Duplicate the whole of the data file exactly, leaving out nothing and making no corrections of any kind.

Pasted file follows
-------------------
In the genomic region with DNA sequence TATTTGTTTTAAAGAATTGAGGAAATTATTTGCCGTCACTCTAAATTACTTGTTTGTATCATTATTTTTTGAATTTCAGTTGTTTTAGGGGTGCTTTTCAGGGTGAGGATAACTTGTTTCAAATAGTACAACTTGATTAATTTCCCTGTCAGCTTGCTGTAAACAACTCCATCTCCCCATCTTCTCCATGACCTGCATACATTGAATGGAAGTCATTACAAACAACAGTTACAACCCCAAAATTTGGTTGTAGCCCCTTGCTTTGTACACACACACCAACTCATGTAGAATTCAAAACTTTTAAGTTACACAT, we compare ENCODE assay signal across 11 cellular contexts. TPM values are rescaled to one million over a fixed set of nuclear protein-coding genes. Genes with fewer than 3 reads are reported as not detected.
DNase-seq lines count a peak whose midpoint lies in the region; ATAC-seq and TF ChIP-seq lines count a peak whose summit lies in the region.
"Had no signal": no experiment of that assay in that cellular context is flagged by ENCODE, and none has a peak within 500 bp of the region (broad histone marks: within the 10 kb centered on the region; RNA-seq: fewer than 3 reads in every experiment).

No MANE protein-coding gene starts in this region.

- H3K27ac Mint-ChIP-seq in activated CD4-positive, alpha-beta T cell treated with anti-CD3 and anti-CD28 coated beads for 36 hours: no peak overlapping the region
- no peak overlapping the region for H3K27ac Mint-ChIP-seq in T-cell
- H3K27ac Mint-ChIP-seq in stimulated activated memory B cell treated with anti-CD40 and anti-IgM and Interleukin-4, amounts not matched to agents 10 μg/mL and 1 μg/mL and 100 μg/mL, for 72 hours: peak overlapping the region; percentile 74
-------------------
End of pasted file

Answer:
In the genomic region with DNA sequence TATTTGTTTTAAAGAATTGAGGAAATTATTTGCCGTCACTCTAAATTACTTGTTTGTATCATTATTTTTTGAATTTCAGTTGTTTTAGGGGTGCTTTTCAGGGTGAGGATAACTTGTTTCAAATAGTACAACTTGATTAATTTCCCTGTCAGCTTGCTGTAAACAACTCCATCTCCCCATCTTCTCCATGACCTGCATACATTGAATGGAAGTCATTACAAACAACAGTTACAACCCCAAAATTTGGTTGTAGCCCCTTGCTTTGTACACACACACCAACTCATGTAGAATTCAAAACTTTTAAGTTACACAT, we compare ENCODE assay signal across 11 cellular contexts. TPM values are rescaled to one million over a fixed set of nuclear protein-coding genes. Genes with fewer than 3 reads are reported as not detected.
DNase-seq lines count a peak whose midpoint lies in the region; ATAC-seq and TF ChIP-seq lines count a peak whose summit lies in the region.
"Had no signal": no experiment of that assay in that cellular context is flagged by ENCODE, and none has a peak within 500 bp of the region (broad histone marks: within the 10 kb centered on the region; RNA-seq: fewer than 3 reads in every experiment).

No MANE protein-coding gene starts in this region.

- H3K27ac Mint-ChIP-seq in activated CD4-positive, alpha-beta T cell treated with anti-CD3 and anti-CD28 coated beads for 36 hours: no peak overlapping the region
- no peak overlapping the region for H3K27ac Mint-ChIP-seq in T-cell
- H3K27ac Mint-ChIP-seq in stimulated activated memory B cell treated with anti-CD40 and anti-IgM and Interleukin-4, amounts not matched to agents 10 μg/mL and 1 μg/mL and 100 μg/mL, for 72 hours: peak overlapping the region; percentile 74